13. Handle collection accounts.
Debt collection accounts are another credit score killer. But there are various ways to handle collection accounts. Dispute the collection account would be the first step. If it’s deleted as a result of the dispute, then your work is done. Another way to handle collection accounts is to settle with the debt collector for pennies on the dollar of the amount owed or offer a pay for delete agreement if the account is listed on your credit reports.
14. Request enrollment in credit card hardship program.
Having a hard time making the minimum payment on credit card accounts? Request a credit card hardship program. Many creditors are willing to work with you to change your payment if you’re facing a financial emergency. Your credit card company will want to know why you're making the request, so you’ll need to be prepared to answer questions about your finances.
Depending on your situation, the credit card company may be able to:
- Reduce your minimum payment
- Reduce your interest rate
- Move your payment due date
- Get you on a fixed payment schedule
15. Reduce your credit card balances.
The amounts owed across all of your credit accounts as a percentage of your aggregate credit available accounts for 30% of your credit score. Credit utilization ratio represents the portion of your available credit that you actually use. The more available credit you use; the lower your credit scores. You can improve credit scores if you use less of your available credit limit.
Consider that FICO, the most widely used credit scoring formula, says the people with higher credit scores use 7% of their available credit limit. As a general rule, experts have said using no more than 30% of your available credit is standard. Just don’t max out your cards. Your credit score will drop since 100 percent utilization is seen as a precursor to defaulting.
16. Add positive accounts.
Pad bad credit accounts with good credit accounts. If your credit report contains nothing but negative credit, you need some current, good credit accounts to balance the negative. At least three positive accounts should be reporting monthly for example, a debit card that reports to the credit bureaus, a no credit check Visa and an unsecured credit card for bad credit like the Indigo® Mastercard® are fairly easy credit cards to open.
Plus, there are secured cards you can open with as little as $200 that don’t require a credit check or a checking account. With the many ways to add positive credit, there’s no excuse for not having positive credit reporting monthly, even if you have to temporarily open a guaranteed approval credit card.
You can even have your on-time rent payments added to your credit reports.
17. Keep track of when credit cards report to credit bureaus.
Be in the know of when your credit card company reports to the credit bureaus. Having a low balance report monthly to credit bureaus will help increase credit scores. Most credit card companies update your payment and balance information once a month on the statement closing date. The statement closing date is separate from your payment due date. It’s the balance on the statement closing date that is reported to the credit bureaus.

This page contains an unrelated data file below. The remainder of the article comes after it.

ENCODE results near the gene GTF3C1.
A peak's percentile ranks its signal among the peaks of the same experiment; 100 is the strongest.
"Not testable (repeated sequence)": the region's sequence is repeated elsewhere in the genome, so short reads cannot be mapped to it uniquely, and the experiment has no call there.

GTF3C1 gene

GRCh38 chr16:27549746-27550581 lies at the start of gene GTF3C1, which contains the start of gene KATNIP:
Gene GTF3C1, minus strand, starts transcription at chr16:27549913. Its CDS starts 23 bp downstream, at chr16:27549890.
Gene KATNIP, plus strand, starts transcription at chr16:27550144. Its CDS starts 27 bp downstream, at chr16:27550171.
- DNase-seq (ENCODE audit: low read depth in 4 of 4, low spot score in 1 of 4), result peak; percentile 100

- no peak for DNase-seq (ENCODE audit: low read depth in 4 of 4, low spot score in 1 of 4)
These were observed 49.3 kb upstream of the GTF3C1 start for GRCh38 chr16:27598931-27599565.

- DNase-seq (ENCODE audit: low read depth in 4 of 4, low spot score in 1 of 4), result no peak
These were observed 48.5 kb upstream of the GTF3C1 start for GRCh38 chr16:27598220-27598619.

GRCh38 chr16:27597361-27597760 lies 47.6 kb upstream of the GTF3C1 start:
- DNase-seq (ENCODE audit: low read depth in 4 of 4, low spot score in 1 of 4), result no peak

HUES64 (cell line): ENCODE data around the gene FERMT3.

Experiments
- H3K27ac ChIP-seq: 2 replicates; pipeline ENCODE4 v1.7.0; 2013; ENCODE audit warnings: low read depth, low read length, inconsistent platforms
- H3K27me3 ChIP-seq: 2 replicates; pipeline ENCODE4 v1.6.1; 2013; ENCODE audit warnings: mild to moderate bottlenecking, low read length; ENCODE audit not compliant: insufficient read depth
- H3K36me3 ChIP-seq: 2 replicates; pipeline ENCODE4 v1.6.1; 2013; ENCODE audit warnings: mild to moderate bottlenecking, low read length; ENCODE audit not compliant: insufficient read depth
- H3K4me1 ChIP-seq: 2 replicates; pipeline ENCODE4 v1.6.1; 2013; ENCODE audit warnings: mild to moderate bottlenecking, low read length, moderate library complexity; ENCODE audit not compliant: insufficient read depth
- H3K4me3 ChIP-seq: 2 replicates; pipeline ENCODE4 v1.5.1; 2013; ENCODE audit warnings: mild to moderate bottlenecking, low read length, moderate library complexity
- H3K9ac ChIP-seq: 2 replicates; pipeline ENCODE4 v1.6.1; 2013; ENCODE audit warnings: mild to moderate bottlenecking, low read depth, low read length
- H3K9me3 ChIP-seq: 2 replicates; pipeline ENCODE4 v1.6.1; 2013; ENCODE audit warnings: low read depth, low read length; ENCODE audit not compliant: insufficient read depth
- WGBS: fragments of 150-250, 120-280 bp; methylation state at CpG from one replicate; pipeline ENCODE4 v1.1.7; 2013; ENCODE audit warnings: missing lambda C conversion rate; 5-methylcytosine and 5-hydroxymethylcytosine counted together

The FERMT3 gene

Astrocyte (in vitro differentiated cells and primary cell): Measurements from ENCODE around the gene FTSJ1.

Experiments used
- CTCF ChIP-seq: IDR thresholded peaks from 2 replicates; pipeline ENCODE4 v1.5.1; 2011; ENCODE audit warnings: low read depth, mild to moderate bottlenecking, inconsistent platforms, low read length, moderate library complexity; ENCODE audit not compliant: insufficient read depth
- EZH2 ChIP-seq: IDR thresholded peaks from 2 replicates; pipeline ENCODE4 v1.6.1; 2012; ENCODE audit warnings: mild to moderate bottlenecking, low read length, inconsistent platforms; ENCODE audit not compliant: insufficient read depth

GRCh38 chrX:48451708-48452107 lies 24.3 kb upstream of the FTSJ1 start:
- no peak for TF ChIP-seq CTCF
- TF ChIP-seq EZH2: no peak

That means if you have a payment due date of June 15th then typically the statement closing date will be approximately 3 days after the payment due date. The statement closing date is the date your utilization (amount owed) should be at 7% or less of your available credit.
18. Open a checking account if you're using a prepaid card.
Checking accounts help you keep track of your finances. Online and mobile banking provides convenient access to account information. Plus, a checking account helps keep your money safe and is insured by the FDIC for up to $250,000. Free checking accounts, with no monthly or ATM fees, allow you to keep more of your money rather than a fee-driven prepaid card. But the most important benefit of a checking account is building a banking relationship.
When you find the right bank, it often leads to future financial products like mortgage loans, personal loans, auto loans, credit cards, and even investment and retirement accounts. Even if you have a ChexSystems record or EWS record, a second chance checking accounts will allow you to open a new account to start rebuilding your banking history.
19. Cushion your savings account for emergencies.
Many financial advisors suggest having an emergency fund equal to six months' salary. An emergency fund can save your credit scores. Most people just don’t stop making payments on credit obligations for no reason. Illness, loss of income or major repairs and emergencies can end up setting people back for months when no emergency fund exists.
Then of course there are other reasons to have a savings account like funds for major life events, i.e., getting married or making a down payment on a home. Make saving money a habit. Put your money in a high interest savings account to reach your goals faster.
20. Get added as an authorized user for a quick credit fix.
Most credit card issuers let you add an additional person without having that person apply for the credit card themselves. Authorized users receive a credit card in their name and can use the card just the same as if he or she were the primary account holder. All purchases the authorized user makes go to the same account and appear on one credit card statement.